It seems to me that either scenario, a nurse getting paid for minimal productivity or a per visit nurse rushing through visits is equally dangerous and also, equally avoidable by tight case management. However, in the salaried nurses, even when meeting productivity standards, they are not able to make visits on patients who do not exist so when the census drops, expenses drop as well.
There is also a management vantage point whereby a team leader or DON thinks consciously or unconsciously that they are going to pay the nurse anyway so why not increase visits for a patient especially when the census is low. This is very generous but regardless of the intention, it is never appropriate to make visits that are not covered.
I really would like to hear from others. Is pay per visit the way to go or has somebody found a better way?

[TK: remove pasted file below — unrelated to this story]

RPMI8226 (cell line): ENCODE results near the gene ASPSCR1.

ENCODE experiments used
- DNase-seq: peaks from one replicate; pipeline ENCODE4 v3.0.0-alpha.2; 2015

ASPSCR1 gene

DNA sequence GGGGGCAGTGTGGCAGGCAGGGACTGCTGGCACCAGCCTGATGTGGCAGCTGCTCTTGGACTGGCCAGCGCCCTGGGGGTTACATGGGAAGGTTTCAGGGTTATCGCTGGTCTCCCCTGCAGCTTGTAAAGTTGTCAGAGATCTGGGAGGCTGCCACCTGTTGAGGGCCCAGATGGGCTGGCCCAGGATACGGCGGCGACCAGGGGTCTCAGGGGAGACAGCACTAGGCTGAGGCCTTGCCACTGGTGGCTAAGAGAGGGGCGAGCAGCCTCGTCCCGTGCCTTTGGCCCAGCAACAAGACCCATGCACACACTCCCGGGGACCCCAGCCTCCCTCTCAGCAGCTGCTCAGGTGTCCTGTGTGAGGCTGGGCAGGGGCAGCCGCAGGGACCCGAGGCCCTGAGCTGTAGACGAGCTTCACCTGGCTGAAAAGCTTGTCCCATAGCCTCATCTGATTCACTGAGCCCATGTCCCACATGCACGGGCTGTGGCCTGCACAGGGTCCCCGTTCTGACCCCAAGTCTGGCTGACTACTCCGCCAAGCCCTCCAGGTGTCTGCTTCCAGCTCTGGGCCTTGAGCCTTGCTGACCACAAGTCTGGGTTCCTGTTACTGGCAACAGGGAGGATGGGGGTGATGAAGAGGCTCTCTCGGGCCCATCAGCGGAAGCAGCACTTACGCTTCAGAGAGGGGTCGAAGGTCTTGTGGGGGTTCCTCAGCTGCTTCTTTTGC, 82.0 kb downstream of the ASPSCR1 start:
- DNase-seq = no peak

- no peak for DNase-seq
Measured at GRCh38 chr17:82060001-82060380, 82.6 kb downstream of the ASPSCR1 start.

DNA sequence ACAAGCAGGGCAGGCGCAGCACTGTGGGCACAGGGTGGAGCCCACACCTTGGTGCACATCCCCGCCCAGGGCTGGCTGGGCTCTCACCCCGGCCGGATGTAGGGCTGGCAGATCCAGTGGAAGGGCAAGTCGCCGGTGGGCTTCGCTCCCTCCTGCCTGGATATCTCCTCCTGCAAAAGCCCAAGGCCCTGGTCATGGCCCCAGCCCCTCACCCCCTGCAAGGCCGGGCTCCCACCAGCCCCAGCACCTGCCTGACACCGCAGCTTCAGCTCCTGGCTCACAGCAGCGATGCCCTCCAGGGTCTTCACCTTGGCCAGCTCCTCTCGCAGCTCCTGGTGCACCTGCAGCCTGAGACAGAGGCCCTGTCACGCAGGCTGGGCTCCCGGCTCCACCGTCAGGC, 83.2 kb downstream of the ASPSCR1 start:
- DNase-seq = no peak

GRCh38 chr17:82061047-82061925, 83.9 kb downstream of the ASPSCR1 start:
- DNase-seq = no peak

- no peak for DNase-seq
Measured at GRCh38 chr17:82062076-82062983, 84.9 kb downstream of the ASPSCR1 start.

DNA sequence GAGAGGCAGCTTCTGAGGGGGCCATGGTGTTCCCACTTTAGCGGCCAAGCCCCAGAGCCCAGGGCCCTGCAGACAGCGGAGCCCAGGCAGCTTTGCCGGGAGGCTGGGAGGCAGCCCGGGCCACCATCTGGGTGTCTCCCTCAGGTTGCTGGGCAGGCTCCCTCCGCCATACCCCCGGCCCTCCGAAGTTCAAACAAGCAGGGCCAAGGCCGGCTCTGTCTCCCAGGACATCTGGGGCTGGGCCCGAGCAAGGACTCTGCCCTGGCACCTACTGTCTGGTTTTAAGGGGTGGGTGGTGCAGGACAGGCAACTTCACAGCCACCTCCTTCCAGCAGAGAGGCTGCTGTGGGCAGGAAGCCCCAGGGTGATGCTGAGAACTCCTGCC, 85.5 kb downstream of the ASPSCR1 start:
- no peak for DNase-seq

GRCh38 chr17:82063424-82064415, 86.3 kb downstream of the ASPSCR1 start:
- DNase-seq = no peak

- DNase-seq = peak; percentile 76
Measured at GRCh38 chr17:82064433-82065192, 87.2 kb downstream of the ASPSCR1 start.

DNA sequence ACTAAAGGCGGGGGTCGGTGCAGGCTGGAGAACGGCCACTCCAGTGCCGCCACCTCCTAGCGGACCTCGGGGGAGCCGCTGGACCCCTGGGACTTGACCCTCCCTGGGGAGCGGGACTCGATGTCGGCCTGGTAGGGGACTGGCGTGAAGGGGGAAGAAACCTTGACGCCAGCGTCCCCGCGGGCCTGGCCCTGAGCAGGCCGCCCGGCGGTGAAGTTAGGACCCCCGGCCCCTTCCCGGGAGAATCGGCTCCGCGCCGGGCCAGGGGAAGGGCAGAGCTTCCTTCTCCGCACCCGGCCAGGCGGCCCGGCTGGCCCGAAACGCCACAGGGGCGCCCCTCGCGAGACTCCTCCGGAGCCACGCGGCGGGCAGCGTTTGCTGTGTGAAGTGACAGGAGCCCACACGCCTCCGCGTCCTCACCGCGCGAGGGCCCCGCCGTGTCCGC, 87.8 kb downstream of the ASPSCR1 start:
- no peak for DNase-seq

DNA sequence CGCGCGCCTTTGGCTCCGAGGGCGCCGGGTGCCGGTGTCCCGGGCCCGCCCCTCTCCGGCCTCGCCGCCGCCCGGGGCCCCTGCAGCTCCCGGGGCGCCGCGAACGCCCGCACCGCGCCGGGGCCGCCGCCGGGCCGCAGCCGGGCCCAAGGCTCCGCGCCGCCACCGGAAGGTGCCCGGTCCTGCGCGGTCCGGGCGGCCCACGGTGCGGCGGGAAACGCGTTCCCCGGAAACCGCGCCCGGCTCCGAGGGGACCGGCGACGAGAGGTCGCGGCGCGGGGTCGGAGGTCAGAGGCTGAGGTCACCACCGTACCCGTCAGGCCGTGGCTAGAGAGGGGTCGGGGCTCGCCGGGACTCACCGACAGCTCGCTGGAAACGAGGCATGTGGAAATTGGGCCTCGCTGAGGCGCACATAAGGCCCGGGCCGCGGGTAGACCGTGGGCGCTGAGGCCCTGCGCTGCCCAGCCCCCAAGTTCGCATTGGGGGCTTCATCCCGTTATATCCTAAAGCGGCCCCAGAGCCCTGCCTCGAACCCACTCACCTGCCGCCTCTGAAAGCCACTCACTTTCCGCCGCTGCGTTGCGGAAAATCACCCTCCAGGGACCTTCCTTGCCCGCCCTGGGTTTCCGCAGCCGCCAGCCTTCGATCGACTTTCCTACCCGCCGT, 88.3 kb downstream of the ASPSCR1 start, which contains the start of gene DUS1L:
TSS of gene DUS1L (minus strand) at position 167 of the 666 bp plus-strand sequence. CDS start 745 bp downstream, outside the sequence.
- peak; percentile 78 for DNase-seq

I meant they would all do the 7-8 visits completely and correctly, not cut corners, or rush their care….. But it still seems so arbitrary; and I’m not saying anyone would do this, but if you saw 7-8 patients, what would prevent “dawdling” to increase an 8 hour day to a 10 hour day and get paid more? Who would do that? They’re out there. I’ve seen hospital nurses do it too. They stay over to “catch up” on charting because the patients were so demanding. Sure that can happen sometimes, but every shift she/he works, it’s 1-2 hours of overtime? Tight case management? I like the sound of that. Implementation suggestions???????? Thankee.
This is a great article with lots of useful advise……..thanks for sharing!
I am in California, our wage law states that we must pay over time even if the nurse is paid by the visit. So if someone has 7-8 patients in a day and takes 10 hours. We not only have to pay for the visits but the OT as well. The majority of the HH agencies around here do not pay by the visit.
Productivity must be looked at on a daily basis and if census drops then nurses are called off. We schedule for the nurses and if something falls thru we have a formula that states what a 4hr, 6hr and 8hr day looks like. Our outcomes are the best in our area and much better than the state or national average. We have good patient satisfaction scores.
But productivity is still a struggle and at best frustrating.